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I'd like to know the shortest command for correcting a mistake in the previously executed command.

Given I executed the following command
cd /Users/USERNAME/Library/Preferences/ByHost

I would like to be able to execute a new command that takes the previous command, pipes it through grep or a similar Unix tool, and then executes. Something like this in (my admittedly uneducated) psuedo-command.
!! | xargs 's/$1/USERNAME/cirrostratus/g'

This command would execute cd /Users/cirrostratus/Library/Preferences/ByHost.

Alternately, piping a string, searching and replacing on it and executing in one line would be my second choice.

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Choose USER_NAME or USERNAME but be consistent. grep is for finding text; sed is for changing text; awk can be used for changing text but is arguably overkill for the scenario. Would you expect the cd /Users/USER_NAME/Library/Preferences/ByHost command to succeed? cd is a built-in command which complicates things in some respects. Why don't you just cd ~cirrostratus/Library/Preferences/ByHost? Does: cd $(echo $_ | sed 's/USERNAME/cirrostratus/') do the job for you? –  Jonathan Leffler Apr 30 '13 at 5:15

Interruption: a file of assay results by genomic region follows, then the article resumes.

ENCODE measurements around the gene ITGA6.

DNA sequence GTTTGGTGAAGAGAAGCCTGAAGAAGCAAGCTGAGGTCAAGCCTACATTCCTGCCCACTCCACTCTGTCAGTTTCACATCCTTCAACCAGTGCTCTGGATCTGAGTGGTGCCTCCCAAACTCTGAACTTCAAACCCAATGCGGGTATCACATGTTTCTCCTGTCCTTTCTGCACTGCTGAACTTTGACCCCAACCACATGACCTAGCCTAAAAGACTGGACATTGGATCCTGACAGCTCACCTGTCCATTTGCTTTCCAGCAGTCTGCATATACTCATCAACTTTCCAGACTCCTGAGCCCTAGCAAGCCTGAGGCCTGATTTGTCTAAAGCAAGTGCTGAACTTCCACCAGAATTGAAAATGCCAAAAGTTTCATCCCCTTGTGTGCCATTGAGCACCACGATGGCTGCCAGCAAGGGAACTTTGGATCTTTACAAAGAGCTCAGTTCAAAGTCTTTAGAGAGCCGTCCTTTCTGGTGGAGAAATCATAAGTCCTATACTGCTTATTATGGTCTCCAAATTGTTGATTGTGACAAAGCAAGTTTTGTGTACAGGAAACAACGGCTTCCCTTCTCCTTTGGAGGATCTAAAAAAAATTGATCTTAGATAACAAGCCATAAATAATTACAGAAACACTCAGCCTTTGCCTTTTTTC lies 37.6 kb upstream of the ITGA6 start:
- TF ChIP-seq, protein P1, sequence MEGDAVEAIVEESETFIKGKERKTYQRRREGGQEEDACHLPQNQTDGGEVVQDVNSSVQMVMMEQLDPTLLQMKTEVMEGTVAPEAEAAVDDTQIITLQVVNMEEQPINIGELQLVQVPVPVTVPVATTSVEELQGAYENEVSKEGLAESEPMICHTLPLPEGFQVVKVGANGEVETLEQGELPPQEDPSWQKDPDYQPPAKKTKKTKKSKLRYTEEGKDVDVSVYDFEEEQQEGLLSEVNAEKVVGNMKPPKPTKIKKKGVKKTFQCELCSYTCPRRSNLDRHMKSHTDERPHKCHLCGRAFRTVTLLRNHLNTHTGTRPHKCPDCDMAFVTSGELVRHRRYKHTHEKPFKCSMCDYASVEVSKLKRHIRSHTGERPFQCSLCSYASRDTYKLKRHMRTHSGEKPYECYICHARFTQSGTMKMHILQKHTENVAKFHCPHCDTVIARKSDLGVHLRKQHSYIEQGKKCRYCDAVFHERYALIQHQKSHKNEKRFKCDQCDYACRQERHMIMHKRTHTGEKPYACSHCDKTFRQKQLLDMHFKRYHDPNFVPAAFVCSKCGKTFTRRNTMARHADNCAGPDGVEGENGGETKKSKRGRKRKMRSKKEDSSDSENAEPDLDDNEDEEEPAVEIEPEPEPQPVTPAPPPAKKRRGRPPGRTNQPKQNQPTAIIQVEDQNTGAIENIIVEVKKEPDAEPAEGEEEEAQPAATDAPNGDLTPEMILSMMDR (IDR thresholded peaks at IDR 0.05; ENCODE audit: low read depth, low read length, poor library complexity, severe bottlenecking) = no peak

In a script, or on the command line? –  tripleee Apr 30 '13 at 5:15
    
@tripleee in the command line por favor. –  james_womack Apr 30 '13 at 5:33
    
Jonathan, using cd was just a meaningless example—I know it's built in, it's the first command I learned as a kid. I execute commands in zsh or bash thousands of times each week and a micro-optimization of quickly correcting mistakes I just made in a previous command would help me over time, and just feel cleaner IMO than moving my cursor over to correct the mistake. cd $(echo $_ | sed 's/USERNAME/cirrostratus/') doesn't work in this case because my goal is to correct mistakes (typos, bad copy paste etc.). Thx for the info re: grep not replacing text. –  james_womack Apr 30 '13 at 5:41
    
You could take a look at this answer: stackoverflow.com/a/16284715/1765658 –  F. Hauri Apr 30 '13 at 6:50

1 Answer 1

up vote 3 down vote accepted

If you wanna replace a all occurences of a string (switch g) you'll need to write:

!!:gs/oldstring/newstring/

This will replace oldstring by newstring in you're last command and run them and store the result to history.

Otherwise: then syntaxe ^oldstring^newstring^ is a shortcut for:

!!:s/oldstring/newstring/

replacing only first found occurence of string.

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Thank you. Is there a way to skip having to press enter twice (i.e. once to perform the replacement and once again to execute the modified command)? –  james_womack Apr 30 '13 at 6:59
    
Yes surely, but based on trap debug... Take a look at this answer: stackoverflow.com/a/16284715/1765658 –  F. Hauri Apr 30 '13 at 8:14

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